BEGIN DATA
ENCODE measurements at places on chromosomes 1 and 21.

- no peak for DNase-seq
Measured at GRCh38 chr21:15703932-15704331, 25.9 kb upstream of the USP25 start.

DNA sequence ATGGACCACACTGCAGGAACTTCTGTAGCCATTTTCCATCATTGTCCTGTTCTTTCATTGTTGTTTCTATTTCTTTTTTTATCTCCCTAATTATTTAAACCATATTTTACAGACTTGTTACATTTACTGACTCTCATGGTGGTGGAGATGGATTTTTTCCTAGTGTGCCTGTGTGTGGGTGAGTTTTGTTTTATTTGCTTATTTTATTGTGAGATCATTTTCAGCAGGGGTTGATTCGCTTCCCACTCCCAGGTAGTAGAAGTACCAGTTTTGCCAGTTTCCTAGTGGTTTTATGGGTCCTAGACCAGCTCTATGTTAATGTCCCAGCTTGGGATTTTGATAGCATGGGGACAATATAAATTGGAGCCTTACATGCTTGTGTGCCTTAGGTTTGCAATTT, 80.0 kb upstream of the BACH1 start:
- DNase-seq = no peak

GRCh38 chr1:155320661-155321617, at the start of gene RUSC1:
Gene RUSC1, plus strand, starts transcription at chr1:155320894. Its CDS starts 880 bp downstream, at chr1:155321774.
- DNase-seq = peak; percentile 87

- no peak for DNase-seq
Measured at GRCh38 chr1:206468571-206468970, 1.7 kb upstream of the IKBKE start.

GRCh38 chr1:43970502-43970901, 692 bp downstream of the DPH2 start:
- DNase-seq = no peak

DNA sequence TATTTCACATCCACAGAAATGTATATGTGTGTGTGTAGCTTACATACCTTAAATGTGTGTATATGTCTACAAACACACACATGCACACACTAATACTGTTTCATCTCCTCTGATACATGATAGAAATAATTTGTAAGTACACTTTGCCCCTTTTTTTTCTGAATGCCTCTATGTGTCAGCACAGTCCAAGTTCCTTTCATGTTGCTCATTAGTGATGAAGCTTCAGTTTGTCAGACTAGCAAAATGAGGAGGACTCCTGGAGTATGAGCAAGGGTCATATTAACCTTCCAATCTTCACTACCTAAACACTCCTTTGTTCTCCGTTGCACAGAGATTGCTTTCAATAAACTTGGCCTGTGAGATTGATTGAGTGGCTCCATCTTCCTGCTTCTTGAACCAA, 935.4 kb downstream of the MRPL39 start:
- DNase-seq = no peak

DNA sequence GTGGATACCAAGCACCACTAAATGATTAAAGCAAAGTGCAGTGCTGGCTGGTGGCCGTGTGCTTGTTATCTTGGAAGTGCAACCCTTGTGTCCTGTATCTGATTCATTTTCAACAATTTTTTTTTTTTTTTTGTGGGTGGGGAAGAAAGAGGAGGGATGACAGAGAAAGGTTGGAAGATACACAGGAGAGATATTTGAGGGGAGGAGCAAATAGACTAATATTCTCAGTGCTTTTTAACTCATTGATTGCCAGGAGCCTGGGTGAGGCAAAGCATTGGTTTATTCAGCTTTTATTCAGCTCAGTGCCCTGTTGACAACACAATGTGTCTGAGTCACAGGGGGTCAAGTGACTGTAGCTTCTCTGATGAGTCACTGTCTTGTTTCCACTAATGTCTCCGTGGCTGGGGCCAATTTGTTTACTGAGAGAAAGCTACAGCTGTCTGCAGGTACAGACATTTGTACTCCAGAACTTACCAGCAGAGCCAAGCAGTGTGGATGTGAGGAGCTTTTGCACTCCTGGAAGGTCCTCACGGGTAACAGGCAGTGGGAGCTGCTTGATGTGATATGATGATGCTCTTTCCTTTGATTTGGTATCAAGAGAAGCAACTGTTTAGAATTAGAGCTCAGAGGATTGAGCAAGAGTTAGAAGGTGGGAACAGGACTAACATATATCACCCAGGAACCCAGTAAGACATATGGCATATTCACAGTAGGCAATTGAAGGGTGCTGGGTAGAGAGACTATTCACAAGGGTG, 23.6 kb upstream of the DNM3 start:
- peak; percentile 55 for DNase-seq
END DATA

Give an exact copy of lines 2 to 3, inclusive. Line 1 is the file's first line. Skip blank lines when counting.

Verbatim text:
- no peak for DNase-seq
Measured at GRCh38 chr21:15703932-15704331, 25.9 kb upstream of the USP25 start.